Fountain Now

Since 1903, family living in the Peak (and Pit) of Pitt County, on the western frontier of the Pirate Nation.

Fountain is both the peak of Pitt County, at 112′, and its pit, a depth that deepens as Martin-Marietta mines. Our main street, Wilson Street, is an approximate boundary between the Tar River and Neuse River watersheds–rain on our northern half flows into the Tar, onto our southern half, into the Neuse. 

We’re a one-block, one-stop light town, the western most in Pitt County, as near to Tarboro and Wilson as to Greenville.

Three webpages can help you figure us out: the Town’s official page, a friends of Fountain page, and a “You know you’re from Fountain if. . .” page. 

Fountain was developed as a temporary terminus for the East Carolina Railway, begun in 1898 by Henry Clark Bridgers. His plan was to connect Tarboro with additional logging opportunities, and he added a town to his railway every few years until it reached Hookerton.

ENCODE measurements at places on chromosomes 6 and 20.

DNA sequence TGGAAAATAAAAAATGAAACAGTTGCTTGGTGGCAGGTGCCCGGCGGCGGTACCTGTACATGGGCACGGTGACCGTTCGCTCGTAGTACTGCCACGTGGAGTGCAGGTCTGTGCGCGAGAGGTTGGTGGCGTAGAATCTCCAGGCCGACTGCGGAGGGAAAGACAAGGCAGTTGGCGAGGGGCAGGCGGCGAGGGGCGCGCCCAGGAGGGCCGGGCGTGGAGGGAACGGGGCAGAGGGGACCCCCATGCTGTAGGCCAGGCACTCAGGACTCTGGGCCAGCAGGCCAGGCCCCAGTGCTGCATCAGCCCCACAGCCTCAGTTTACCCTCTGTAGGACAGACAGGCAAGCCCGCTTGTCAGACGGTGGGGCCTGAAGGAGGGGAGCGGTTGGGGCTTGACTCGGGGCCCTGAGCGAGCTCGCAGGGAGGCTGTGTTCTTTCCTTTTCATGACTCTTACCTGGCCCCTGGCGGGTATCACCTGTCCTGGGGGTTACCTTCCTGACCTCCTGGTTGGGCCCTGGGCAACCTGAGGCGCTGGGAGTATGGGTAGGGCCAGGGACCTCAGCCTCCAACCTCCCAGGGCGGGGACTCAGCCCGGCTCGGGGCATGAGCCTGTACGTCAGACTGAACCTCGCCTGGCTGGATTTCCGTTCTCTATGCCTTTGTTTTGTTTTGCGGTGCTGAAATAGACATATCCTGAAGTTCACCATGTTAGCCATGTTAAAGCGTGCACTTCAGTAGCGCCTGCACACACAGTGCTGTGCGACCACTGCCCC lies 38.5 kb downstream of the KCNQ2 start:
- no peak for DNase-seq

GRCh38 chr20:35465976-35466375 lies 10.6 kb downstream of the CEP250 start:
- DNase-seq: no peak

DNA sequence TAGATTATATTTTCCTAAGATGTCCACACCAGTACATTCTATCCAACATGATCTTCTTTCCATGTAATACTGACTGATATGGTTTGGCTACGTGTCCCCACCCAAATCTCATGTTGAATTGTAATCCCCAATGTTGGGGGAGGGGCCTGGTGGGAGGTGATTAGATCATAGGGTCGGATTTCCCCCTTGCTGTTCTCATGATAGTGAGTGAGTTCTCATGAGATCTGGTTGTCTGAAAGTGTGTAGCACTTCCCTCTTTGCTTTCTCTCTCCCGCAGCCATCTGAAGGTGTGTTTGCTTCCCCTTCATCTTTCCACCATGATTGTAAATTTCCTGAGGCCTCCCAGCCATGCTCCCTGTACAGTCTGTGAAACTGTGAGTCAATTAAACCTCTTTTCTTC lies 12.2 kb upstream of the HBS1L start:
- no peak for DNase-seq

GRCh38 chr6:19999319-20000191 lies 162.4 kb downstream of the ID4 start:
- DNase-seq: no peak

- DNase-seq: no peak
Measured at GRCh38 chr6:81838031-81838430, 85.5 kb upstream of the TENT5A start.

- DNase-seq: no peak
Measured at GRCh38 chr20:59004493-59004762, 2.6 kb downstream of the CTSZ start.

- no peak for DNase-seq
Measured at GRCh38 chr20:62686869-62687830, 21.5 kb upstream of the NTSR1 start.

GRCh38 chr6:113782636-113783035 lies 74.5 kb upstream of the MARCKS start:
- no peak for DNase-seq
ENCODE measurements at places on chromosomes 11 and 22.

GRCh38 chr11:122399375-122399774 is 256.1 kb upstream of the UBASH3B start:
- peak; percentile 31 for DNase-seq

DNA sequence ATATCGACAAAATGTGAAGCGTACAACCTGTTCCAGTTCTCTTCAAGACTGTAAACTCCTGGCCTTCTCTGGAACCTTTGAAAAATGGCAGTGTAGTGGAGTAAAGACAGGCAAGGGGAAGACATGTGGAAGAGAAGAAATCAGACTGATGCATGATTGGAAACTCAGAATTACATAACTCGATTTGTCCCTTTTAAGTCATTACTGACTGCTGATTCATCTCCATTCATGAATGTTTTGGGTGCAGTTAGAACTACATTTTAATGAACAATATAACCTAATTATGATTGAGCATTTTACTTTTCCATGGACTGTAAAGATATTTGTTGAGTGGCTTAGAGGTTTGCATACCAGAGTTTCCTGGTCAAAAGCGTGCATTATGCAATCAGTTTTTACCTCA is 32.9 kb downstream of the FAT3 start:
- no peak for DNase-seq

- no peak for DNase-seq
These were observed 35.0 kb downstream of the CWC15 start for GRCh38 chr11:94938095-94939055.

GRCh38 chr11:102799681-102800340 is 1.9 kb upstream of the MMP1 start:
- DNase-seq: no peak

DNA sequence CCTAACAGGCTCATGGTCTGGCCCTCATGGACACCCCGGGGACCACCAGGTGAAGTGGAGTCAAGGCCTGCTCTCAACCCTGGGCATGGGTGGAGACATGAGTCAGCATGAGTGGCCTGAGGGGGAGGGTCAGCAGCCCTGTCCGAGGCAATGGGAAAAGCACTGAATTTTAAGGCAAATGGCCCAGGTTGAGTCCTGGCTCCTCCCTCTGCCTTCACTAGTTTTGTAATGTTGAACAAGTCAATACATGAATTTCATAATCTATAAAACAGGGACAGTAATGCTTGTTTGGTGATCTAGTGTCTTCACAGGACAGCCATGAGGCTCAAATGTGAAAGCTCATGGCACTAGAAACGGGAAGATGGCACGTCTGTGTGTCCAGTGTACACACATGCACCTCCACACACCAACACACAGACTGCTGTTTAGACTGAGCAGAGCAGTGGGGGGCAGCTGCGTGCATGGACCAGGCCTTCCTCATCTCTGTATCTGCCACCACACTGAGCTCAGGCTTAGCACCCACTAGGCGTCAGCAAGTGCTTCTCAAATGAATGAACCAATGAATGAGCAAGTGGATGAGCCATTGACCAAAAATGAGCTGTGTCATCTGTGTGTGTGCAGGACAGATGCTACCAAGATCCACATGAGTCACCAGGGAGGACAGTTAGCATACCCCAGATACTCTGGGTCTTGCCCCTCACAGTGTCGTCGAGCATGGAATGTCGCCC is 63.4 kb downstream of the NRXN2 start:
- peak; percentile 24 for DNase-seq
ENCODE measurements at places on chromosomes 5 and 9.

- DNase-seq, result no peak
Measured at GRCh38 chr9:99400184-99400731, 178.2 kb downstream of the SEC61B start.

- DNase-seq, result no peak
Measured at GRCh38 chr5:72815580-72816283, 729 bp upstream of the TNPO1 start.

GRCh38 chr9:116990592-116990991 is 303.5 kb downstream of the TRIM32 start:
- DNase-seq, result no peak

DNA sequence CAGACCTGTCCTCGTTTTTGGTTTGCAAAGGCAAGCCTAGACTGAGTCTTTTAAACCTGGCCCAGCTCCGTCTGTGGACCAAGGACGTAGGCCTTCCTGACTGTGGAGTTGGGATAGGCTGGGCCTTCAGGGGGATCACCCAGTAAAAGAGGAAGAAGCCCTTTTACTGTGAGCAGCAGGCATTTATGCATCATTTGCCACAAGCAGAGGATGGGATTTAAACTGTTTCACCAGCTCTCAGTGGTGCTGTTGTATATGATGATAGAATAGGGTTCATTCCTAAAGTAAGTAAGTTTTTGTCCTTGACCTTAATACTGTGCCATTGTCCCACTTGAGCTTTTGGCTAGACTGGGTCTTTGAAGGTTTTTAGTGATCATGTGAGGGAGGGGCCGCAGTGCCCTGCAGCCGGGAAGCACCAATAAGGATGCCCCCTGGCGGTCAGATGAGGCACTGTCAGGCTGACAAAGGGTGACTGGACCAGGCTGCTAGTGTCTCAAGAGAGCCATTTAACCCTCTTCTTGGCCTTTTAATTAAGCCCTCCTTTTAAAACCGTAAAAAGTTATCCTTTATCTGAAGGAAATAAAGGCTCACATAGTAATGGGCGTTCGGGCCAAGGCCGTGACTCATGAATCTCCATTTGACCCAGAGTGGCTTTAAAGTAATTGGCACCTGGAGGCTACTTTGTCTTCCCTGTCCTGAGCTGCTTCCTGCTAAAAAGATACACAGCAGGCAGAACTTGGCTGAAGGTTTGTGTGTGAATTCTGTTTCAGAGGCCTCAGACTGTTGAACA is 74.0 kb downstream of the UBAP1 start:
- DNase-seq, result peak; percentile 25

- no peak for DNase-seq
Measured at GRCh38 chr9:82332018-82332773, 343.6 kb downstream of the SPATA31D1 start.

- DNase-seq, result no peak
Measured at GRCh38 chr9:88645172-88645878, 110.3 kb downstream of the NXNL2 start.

Fountain thrived as a railroad town and as a mule town, and even as a car town it did okay until the US 264 bypass in the early 1990s. The decline of its business district since then reflects the fate of most of the small towns of eastern North Carolina.

Although Fountain remains a pleasantly livable town and, with its wide streets and lack of traffic, a great place for children to grow up, it also presents a difficult environment for a small business to do well. That could translate to affordable sites, both for potential businesses and residences. Music Maker has been the first to recognize this potential.

With US 264 re-designated Interstate 87, we’re poised for dramatic growth: being within 8 miles of an interstate and under an hour from Raleigh will change us irrevocably. Hopefully that growth will be smart, and along with it we’ll get public transportation and high speed internet, which has now been promised before the year is out.

Alex Albright
1 August 2023

RAFoto 2023